Rod Serling is best known for his television series, The Twilight Zone. The show ran on CBS from 1959 to 1964 and was very popular. The title alludes to the paranormal, and the show’s iconic tag line was “That’s the signpost up ahead,” intoned by Serling, himself. He informed viewers they were now entering The Twilight Zone, in my interpretation, the region between myth and reality.
What is not widely known is that Serling was also the writer of the 1964 motion picture, Seven Days in May. The title sort of gives away my inspiration to post this topic now rather than wait until next month, June.
The movie came out in 1964, and the theme is a plot to overthrow the government of the United States.
The outstanding actor Fredric March is liberal-leaning President Jordan Lyman, who has negotiated a disarmament treaty with the evil Soviet Union. In intense opposition to the whole idea is war hero Air Force Chief of Staff James Mattoon Scott, played portrayed by Burt Lancaster in one of his finest performances ever. At this point my apologies for over gushing, but it is difficult to describe this film without using superlatives.
Kirk Douglas is Marine Colonel Martin “Jiggs” Casey, General Scott’s aide de camp. [Correction. On further inspection I find he is Director of the Joint Chiefs.] Colonel Casey is a patriotic officer of high military standards, and he, too, opposes the disarmament treaty. But not in the way that General Scott does.
General Scott and other members of the Joint Chiefs are planning a coup d’état, and Casey does not know about it. At first.
An officer friend of Casey’s tells of his posting to a military project named ECOMCON. Casey has high access within the Pentagon, but he has never heard of the project. Neither has the Pentagon switchboard operator, whom Casey contacts using a secure phone. Casey hangs up the phone and says, to himself, “What the hell is going on here?”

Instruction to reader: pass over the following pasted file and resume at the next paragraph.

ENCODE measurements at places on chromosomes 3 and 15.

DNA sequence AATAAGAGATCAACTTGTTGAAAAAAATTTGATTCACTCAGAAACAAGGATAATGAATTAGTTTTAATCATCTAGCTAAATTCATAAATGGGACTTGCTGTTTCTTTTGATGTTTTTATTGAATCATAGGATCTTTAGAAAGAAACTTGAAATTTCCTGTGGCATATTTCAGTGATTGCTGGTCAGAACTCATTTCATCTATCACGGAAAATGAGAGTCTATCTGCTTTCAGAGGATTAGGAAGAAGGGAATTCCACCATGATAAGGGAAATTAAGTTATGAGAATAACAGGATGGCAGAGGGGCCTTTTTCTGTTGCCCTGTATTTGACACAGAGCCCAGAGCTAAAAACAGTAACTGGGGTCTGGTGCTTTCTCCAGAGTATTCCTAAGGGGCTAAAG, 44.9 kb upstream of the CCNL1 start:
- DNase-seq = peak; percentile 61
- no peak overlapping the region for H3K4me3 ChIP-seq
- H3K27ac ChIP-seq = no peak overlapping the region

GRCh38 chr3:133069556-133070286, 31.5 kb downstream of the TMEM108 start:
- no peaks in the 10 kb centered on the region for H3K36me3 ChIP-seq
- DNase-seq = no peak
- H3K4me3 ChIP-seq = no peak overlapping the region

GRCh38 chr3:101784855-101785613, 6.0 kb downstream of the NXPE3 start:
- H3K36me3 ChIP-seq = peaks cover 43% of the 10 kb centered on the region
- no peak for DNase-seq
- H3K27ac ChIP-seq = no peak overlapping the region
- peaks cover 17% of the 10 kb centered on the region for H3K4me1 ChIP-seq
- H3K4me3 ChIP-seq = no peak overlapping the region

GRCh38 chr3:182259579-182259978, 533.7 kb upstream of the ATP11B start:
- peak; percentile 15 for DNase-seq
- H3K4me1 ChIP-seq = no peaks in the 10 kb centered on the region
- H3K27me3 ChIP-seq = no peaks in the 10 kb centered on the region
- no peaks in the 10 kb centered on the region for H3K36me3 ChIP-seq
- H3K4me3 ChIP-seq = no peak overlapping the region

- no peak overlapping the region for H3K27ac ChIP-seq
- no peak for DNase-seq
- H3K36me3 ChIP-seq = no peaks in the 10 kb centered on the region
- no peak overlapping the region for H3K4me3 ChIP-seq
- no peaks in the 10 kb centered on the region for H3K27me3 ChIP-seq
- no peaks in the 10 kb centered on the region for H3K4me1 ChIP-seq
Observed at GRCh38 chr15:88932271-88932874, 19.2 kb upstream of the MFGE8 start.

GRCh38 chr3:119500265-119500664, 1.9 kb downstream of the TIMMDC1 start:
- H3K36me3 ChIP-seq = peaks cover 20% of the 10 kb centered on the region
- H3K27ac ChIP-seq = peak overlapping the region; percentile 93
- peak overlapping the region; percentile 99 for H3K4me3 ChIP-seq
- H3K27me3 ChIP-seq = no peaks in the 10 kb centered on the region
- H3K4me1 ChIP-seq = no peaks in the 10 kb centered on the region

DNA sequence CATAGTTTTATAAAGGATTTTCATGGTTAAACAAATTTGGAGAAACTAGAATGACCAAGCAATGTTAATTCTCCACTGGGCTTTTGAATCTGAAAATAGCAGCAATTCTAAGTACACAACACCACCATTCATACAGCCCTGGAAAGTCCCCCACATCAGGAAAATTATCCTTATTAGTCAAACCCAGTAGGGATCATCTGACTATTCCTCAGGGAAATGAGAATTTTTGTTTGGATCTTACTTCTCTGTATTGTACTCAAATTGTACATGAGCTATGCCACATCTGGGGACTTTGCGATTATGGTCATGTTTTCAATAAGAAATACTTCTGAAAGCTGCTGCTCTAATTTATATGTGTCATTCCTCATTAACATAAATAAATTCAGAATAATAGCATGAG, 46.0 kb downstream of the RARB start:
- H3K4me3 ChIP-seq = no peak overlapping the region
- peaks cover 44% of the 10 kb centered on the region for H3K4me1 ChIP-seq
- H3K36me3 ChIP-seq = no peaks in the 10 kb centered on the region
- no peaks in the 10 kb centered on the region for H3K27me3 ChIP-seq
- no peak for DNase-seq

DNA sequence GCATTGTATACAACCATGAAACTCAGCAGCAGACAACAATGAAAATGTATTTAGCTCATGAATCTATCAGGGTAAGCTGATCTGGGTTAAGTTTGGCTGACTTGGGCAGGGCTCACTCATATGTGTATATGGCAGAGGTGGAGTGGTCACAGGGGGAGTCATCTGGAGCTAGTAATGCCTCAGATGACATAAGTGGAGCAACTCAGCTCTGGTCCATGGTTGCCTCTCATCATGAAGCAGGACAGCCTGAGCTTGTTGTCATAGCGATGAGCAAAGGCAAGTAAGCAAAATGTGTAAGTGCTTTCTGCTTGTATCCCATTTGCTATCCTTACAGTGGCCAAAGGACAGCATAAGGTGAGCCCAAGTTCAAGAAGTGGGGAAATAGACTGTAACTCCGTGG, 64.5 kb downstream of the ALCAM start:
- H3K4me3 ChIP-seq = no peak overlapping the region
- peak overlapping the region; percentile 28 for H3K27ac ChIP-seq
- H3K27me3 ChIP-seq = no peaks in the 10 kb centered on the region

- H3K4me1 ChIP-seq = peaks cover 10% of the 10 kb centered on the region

So, the plot starts to unravel, the president orders an investigation on the quiet so as not to alert the perpetrators (and the Soviets). The investigators learn they have only seven days until Sunday, the scheduled date of the coup. The secret code of the conspirators revolves around a phony betting pool on the Preakness Stakes, to be run on Sunday. If you want in on the coup, you sign up for a horse in the race.
Too bad for the conspirators, but good news for the country, all the conspirators abandon the sinking ship when the chips are down. All but General Scott, that is. Finding himself alone and facing a possible court martial, he returns home to resign from the service, a condition for his staying out of jail and keeping quiet about the whole business.
So, the month of May is the right time for this post, but why today? Because today is the day they ran the Preakness Stakes for 2012. Saturday. Yes, not Sunday.
I have been around since the time the movie came out, and I have been around a lot longer than even that. And in all that time I never heard of the Preakness being run on Sunday, and this has bothered me all this time about the movie. It’s just one of those things about me. [Additional: In the move you will see posters on display announcing the first Sunday running of the Preakness.]
Astute viewers will notice a slight liberal slant to the movie. The liberal president is cast in a favorable light and emerges victorious. General Scott is portrayed as just to the right of Hermann Goering, patently dishonest, and he also cheats on his wife. At the end of the movie his disgrace is complete, and he takes the coward’s way out, keeping the attempted coup a secret to avoid making his disgrace public. This portrayal is no surprise.
Rod Serling was your typical Hollywood liberal writer and producer. He was born to a Jewish family, served as a paratrooper in the Philippines in World War II, coming away away with a Purple Heart and a Bronze Star. And lucky, too. Fighting to expel the Japanese from Manila, his regiment suffered 50% casualties. I will recall those times in a future blog, in 2015, the 70th anniversary of the campaign.
Hey! See the movie. You can get it on DVD. Just follow the link to get it from Amazon. It’s in black and white, which provides extra drama, and it’s directed by John Frankenheimer, who also directed the racing classic, Grand Prix. I did a write up on that for a travel site a few years back, and I will post that later. For Seven Days in May, Be sure to notice the titles. Saul Bass (Pacific Title) did the graphics, as he did for many famous productions, including The Man with the Golden Arm and North by Northwest.
Wrapping up the day, the race has finished now, and I’ll Have Another, ridden by Mario Gutiérrez, is the winner. Since the horse also won the Kentucky Derby last month, he is in line to take the triple crown of racing for 2012 by also winning the Belmont Stakes next month. There has not been a triple crown winner in 30 years. Hopefully he will have better luck than General Scott.